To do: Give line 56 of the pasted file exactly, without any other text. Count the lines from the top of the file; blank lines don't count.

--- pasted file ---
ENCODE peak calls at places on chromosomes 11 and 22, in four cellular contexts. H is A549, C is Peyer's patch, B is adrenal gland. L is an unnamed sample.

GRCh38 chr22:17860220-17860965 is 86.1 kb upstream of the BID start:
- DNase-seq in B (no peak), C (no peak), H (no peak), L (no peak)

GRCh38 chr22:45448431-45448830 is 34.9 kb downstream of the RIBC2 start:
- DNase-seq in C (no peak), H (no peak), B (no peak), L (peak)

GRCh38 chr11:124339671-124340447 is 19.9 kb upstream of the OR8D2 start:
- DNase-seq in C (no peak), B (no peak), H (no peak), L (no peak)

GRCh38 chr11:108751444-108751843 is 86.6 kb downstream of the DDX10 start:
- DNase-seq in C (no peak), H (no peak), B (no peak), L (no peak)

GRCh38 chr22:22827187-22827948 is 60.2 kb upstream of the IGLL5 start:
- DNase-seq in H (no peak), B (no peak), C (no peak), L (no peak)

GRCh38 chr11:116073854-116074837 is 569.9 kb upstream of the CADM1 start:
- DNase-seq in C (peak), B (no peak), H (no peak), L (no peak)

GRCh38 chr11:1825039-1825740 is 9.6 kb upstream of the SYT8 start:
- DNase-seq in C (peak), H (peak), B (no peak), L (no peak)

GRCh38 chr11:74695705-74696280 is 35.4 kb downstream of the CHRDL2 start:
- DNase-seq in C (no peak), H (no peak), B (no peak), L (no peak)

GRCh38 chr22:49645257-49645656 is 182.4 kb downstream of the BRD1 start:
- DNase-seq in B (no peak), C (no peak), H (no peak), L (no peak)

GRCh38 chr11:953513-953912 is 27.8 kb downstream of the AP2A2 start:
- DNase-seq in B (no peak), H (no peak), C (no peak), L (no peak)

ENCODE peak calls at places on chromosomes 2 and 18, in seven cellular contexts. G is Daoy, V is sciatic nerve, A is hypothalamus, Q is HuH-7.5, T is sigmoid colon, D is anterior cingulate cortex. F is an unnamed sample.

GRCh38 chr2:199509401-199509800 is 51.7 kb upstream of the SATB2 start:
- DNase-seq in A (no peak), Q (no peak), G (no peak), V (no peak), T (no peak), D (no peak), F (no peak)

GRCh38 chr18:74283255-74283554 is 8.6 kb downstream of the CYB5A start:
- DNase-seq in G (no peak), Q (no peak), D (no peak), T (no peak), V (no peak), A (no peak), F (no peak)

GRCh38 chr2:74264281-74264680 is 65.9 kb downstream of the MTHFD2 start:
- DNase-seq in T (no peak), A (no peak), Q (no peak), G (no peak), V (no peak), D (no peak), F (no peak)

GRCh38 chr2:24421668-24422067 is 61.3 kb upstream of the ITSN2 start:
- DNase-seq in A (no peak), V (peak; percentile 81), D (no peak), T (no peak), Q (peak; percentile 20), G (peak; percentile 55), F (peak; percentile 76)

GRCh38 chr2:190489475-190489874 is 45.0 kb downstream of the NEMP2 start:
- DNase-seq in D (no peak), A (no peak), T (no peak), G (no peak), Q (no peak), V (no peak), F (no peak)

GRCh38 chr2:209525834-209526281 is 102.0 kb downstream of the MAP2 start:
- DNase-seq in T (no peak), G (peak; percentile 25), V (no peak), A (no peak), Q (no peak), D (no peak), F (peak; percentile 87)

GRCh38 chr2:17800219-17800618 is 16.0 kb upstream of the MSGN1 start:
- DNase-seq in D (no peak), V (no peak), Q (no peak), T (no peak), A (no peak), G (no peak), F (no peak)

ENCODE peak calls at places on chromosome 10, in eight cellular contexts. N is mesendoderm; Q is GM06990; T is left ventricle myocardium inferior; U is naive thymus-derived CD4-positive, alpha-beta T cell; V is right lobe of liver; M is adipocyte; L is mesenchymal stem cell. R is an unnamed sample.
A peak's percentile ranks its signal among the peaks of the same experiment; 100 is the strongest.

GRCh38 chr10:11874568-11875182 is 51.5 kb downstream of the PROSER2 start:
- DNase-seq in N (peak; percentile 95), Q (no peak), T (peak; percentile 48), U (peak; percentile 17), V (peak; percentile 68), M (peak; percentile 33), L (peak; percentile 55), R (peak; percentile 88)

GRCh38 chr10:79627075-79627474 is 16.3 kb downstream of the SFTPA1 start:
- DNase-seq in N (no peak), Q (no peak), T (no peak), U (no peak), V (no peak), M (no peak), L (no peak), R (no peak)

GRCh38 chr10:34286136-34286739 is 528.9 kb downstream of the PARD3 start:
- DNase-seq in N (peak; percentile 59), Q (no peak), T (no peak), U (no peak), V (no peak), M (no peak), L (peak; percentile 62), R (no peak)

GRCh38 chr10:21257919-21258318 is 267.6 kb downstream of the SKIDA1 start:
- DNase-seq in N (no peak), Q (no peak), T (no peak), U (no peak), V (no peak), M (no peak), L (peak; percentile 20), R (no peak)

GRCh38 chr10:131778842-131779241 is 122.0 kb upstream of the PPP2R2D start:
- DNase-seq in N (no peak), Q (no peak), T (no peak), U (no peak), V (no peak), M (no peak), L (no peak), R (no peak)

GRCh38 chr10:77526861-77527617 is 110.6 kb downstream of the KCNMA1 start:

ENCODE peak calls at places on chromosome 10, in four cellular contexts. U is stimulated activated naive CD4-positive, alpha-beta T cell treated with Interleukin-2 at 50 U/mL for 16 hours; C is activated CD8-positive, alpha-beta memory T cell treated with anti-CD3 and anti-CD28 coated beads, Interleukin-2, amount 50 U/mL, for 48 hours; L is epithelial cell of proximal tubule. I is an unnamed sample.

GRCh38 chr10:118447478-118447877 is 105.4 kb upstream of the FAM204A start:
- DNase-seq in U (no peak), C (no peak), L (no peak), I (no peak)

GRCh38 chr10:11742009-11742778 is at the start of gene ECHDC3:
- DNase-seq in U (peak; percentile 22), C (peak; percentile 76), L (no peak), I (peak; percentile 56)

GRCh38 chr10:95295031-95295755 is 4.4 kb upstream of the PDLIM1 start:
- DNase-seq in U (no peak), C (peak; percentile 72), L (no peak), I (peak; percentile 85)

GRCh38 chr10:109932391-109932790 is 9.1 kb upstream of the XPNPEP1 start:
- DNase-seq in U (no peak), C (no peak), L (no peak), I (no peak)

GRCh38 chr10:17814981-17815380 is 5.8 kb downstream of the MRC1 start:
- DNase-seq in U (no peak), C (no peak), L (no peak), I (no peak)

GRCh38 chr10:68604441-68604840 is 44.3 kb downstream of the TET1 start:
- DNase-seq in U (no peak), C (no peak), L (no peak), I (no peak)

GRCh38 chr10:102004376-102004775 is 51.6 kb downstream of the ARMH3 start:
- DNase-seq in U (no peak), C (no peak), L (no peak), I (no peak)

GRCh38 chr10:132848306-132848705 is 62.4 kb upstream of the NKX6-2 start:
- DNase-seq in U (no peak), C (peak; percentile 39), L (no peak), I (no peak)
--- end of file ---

- DNase-seq in U (no peak), C (peak; percentile 72), L (no peak), I (peak; percentile 85)